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Hyperthyroidism

Thyrotoxicosis; Overactive thyroid; Graves disease - hyperthyroidism; Thyroiditis - hyperthyroidism; Toxic goiter - hyperthyroidism; Thyroid nodules - hyperthyroidism; Thyroid hormone - hyperthyroidism

Hyperthyroidism is a condition in which the thyroid gland makes too much thyroid hormone. The condition is often called overactive thyroid.

Causes

The thyroid gland is an important organ of the endocrine system. It is located at the front of the neck just above where your collarbones meet. The gland makes the hormones that control the way every cell in the body uses energy. This process is called metabolism.

Many diseases and conditions can cause hyperthyroidism, including:

  • Graves disease (most common cause of hyperthyroidism)
  • Inflammation (thyroiditis) of the thyroid due to viral infections, some medicines, or after pregnancy (common)
  • Taking too much thyroid hormone (common)
  • Noncancerous growths of the thyroid gland or pituitary gland (rare)
  • Some tumors of the testes or ovaries (rare)
  • Getting medical imaging tests with contrast dye that has iodine (rare, and only if there is a problem with the thyroid)
  • Eating too much of foods that contain iodine (very rare, and only if there is a problem with the thyroid)

Symptoms

Common symptoms include:

Other symptoms that can occur with this disease:

Exams and Tests

The health care provider will do a physical exam. The exam may find the following:

  • High systolic blood pressure (the first number in a blood pressure reading)
  • Increased heart rate
  • Enlarged thyroid gland
  • Shaking of the hands
  • Swelling or inflammation around the eyes
  • Very strong reflexes
  • Skin, hair, and nail changes

Blood tests are also ordered to measure your thyroid hormones TSH, T3, and T4.

You may also have blood tests to check:

  • Cholesterol levels
  • Glucose

Imaging tests of the thyroid may also be needed, including:

Treatment

Treatment depends on the cause and severity of symptoms. Hyperthyroidism is usually treated with one or more of the following:

  • Antithyroid medicines (propylthiouracil or methimazole)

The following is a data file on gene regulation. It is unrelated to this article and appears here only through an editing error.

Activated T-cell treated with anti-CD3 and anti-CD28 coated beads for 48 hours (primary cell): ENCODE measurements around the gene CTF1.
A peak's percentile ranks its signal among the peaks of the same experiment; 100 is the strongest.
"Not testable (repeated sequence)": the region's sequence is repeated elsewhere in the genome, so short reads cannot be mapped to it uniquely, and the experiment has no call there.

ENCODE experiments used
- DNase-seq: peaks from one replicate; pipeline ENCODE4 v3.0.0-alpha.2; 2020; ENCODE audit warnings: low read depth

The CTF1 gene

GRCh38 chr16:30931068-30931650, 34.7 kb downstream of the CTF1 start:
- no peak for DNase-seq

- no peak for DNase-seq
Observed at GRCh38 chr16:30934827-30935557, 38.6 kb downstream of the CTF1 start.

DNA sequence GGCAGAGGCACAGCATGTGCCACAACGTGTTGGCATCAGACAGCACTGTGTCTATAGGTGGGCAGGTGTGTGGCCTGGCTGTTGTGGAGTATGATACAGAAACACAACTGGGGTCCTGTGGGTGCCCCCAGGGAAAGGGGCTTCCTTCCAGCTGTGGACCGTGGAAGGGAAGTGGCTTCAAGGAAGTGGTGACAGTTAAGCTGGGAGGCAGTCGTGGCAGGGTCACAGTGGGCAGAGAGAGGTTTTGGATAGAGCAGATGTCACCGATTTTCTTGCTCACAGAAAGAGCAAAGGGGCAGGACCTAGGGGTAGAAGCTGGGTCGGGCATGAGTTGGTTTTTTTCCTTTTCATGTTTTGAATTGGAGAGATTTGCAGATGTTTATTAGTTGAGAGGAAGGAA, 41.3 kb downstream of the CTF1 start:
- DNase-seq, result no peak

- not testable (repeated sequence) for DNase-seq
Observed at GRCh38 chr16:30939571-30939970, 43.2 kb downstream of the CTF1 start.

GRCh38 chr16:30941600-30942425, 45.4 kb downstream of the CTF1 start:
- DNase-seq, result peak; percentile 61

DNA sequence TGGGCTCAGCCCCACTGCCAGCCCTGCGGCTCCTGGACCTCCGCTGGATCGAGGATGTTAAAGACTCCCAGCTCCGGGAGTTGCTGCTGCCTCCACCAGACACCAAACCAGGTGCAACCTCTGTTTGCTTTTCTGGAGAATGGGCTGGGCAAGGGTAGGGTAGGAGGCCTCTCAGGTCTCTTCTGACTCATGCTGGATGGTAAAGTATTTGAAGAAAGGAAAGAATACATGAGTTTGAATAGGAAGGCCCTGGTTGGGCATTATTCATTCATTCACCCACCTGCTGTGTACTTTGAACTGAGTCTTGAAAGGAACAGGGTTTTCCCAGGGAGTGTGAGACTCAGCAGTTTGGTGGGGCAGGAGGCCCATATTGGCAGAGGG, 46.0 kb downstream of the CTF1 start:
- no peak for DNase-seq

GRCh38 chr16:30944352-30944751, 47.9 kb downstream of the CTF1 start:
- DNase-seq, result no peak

• Radioactive iodine to destroy the thyroid gland and stop the excess production of hormones
  • Surgery to remove the thyroid

If your thyroid is removed with surgery or destroyed with radioactive iodine, you must take thyroid hormone replacement pills for the rest of your life.

Medicines called beta-blockers may be prescribed to treat symptoms such as fast heart rate, tremor, sweating, and anxiety until the hyperthyroidism can be controlled.

Outlook (Prognosis)

Hyperthyroidism is treatable. Some causes may go away without treatment.

Hyperthyroidism caused by Graves disease usually gets worse over time. It has many complications, some of which are severe and affect quality of life.

Possible Complications

Thyroid crisis (storm) is a sudden worsening of hyperthyroidism symptoms that may occur with infection or stress. Fever, decreased alertness, and abdominal pain may occur. People need to be treated in the hospital.

Other complications of hyperthyroidism include:

  • Heart problems such as fast heart rate, abnormal heart rhythm, and heart failure
  • Osteoporosis

Surgery-related complications, including:

  • Scarring of the neck
  • Hoarseness due to nerve damage to the voice box
  • Low calcium level due to damage to the parathyroid glands (located near the thyroid gland)
  • Hypothyroidism (underactive thyroid)

When to Contact a Medical Professional

Call your provider if you have symptoms of hyperthyroidism. Go to an emergency room or call the local emergency number (such as 911) if you have:

  • Change in consciousness
  • Dizziness
  • Rapid, irregular heartbeat

Call your provider if you are being treated for hyperthyroidism and you develop symptoms of underactive thyroid, including:

  • Depression
  • Mental and physical sluggishness
  • Weight gain

References

Bahn RS, Burch HB, Cooper DS, et al. Hyperthyroidism and other causes of thyrotoxicosis: management guidelines of the American Thyroid Association and American Association of Clinical Endocrinologists. Endocr Pract. 2011;17(3):457-520. PMID: 21700562 www.ncbi.nlm.nih.gov/pubmed/21700562.

Davies TF, Laurberg P, Bahn RS. Hyperthyroid disorders. In: Melmed S, Polonsky KS, Larsen PR, Kronenberg HM, eds. Williams Textbook of Endocrinology. 13th ed. Philadelphia, PA: Elsevier; 2016:chap 12.